Moreover, the navigation system seems to be a valuable teaching tool for speeding up the surgeon’s learning curve, especially in centres where the number of procedures is limited. Surgery can be accurate and reproducible soon, even if the surgeon is only performing a small number of replacements per year.

However, along with these advantages there are some limitations. The actual navigation systems need larger surgical approaches, for two reasons: relatively cumbersome instrumentation, especially the tracker positioned on the coracoid; and the exposure of the glenoid, the anterior part of the scapular neck and coracoid for probing. Other possible complications are coracoid fracture or neurovascular injuries from the pins used for the array.

With routine use of navigation, other technical issues come out: the base plate orientation is currently not navigated as well as the position of the screws. Navigated jigs and screwdrivers could be a possible solution. During the pre-operative phase of a difficult glenoid erosion, bone graft should be anticipated with the proper morphing, and checked during the procedure.

On the humeral side, retroversion and the contact point with the glenoid component should be studied for complete navigation in the future; the length and lateral off-set of the humeral component need to be properly planned, to avoid over-tensioning of the plexus, cuff and deltoid. Other drawbacks are the increasing operating times due to registration of anatomical landmarks, and increasing costs.

Some surgeons, especially experts and skilled ones, will probably consider CAS a waste of time and not necessary. However, similar concerns are usually raised when new technologies are introduced into surgical practice. This reluctance is usually overcome when the entire surgical team becomes confident and recognizes its potential.

Can we guess future directions?

The lesson we learned from robotic hip and knee surgery is that a better intra-operative accuracy can be achieved with a less invasive surgery, avoiding cutting jigs and drilling guides, thanks to haptic control. The real advantage of robotics is the haptic technology that permits fine control of a small burr or reamer mounted on a robotic arm, through a smaller incision, without violating the safe volume [7].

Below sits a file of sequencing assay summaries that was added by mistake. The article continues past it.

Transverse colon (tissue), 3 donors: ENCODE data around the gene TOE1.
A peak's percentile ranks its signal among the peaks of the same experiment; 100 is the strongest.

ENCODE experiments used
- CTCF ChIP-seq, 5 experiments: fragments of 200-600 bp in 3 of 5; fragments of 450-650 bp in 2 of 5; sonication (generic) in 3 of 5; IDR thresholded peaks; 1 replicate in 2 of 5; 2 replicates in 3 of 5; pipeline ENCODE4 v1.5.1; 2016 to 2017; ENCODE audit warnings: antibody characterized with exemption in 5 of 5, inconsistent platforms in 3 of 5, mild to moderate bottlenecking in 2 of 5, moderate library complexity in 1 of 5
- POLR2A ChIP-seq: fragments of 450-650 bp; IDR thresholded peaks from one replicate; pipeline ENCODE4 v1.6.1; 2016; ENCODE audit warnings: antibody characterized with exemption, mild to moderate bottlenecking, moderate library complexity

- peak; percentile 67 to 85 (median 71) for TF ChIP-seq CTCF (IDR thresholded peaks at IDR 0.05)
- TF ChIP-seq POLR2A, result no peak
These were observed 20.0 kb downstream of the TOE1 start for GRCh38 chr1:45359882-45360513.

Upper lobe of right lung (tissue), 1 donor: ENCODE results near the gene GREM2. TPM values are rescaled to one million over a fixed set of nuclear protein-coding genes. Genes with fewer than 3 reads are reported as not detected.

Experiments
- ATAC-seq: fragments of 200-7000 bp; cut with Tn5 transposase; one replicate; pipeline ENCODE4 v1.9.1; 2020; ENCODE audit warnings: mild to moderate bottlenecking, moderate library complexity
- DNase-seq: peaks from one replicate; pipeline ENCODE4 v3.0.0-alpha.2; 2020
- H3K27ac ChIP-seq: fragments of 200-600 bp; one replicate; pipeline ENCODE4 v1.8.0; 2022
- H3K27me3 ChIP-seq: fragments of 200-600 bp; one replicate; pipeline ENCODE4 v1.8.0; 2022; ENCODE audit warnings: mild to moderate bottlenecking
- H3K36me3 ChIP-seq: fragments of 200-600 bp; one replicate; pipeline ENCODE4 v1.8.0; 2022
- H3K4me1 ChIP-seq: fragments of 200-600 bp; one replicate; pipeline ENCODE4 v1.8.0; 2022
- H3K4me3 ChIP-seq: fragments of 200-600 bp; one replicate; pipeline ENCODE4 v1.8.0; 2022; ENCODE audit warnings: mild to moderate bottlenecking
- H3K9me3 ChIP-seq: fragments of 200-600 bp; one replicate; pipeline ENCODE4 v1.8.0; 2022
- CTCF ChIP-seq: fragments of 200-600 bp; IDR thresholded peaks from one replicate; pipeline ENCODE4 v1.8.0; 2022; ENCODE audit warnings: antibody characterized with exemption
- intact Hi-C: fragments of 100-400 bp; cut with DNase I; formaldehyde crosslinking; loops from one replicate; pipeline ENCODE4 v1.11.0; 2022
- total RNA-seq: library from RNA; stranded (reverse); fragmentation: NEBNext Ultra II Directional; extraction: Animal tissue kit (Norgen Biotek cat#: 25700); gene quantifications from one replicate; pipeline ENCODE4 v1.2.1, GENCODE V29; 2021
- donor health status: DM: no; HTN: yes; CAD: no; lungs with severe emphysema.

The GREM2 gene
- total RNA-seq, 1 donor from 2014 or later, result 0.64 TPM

Further steps will be developed for planning the humeral side and adapting soft tissue tension. An ideal pre-operative functional evaluation of patients could be associated with imaging: kinematics of the scapula and gleno-humeral joint can be assessed by sensors, and pre-operative planning might merge kinematic data with bone morphology. This would result in a patient-specific implant, with a functionally correct relationship between the glenoid and humeral components.

Alongside the pre-operative and intra-operative assessment, development technologies will also need to involve the post-operative follow-up of patients. The replaced joint’s kinematics can be monitored over time and compared with the initial functional evaluations and pre-operative planning images, in order to recognize possible early failures of the implant.

We are only at the beginning of a new and exciting era.

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GP and FC designed the work. LT performed a critical revision of the work. MN and FS drafted the manuscript. All authors read and approved the final manuscript.

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Correspondence to M. Novi.

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Porcellini, G., Tarallo, L., Novi, M. et al. Technology applications in shoulder replacement. J Orthop Traumatol 20, 27 (2019). https://doi.org/10.1186/s10195-019-0535-1